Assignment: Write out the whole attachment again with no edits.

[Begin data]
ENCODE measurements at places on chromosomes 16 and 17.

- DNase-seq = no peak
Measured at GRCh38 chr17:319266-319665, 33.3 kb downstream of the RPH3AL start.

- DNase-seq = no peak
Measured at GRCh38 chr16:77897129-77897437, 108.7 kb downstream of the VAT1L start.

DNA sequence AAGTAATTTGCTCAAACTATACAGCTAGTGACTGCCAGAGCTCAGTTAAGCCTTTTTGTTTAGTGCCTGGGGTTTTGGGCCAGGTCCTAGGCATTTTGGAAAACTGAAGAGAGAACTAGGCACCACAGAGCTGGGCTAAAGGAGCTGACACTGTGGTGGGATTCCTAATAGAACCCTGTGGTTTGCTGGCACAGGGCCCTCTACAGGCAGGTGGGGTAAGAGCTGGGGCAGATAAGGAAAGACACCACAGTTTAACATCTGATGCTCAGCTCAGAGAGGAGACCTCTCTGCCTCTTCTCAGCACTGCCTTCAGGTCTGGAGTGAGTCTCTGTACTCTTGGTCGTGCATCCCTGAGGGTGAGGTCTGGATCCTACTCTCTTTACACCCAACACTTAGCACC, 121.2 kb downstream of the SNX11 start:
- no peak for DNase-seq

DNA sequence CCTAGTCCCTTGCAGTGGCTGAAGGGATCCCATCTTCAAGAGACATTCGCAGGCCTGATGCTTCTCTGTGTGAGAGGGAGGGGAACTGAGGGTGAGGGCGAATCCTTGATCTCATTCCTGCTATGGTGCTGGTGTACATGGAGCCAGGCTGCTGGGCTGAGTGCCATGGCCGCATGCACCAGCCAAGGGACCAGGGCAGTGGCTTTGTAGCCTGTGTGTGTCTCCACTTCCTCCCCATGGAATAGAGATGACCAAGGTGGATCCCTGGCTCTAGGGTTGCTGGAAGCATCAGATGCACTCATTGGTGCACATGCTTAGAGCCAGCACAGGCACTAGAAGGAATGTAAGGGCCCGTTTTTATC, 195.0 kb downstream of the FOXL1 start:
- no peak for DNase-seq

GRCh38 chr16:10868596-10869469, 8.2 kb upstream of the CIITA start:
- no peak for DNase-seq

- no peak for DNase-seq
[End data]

ENCODE measurements at places on chromosomes 16 and 17.

- DNase-seq = no peak
Measured at GRCh38 chr17:319266-319665, 33.3 kb downstream of the RPH3AL start.

- DNase-seq = no peak
Measured at GRCh38 chr16:77897129-77897437, 108.7 kb downstream of the VAT1L start.

DNA sequence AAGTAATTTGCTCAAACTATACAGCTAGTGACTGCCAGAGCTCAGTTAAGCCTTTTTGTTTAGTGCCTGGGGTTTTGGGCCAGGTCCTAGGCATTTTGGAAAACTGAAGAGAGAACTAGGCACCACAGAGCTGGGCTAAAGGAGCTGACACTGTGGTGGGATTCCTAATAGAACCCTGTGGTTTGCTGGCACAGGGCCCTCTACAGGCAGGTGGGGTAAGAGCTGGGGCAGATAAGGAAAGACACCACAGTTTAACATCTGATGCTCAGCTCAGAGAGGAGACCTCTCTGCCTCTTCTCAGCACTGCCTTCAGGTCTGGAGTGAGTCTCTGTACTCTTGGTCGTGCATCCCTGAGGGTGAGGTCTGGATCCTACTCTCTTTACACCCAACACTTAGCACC, 121.2 kb downstream of the SNX11 start:
- no peak for DNase-seq

DNA sequence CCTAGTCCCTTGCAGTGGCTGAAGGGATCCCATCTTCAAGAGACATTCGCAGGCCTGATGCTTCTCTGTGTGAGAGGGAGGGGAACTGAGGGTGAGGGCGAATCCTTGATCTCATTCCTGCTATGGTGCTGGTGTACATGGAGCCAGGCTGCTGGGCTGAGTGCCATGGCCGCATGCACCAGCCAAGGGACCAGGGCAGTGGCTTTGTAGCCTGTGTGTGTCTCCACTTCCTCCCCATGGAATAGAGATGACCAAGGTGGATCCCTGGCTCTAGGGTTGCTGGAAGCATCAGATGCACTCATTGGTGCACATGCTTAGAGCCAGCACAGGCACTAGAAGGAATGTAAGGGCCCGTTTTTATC, 195.0 kb downstream of the FOXL1 start:
- no peak for DNase-seq

GRCh38 chr16:10868596-10869469, 8.2 kb upstream of the CIITA start:
- no peak for DNase-seq

- no peak for DNase-seq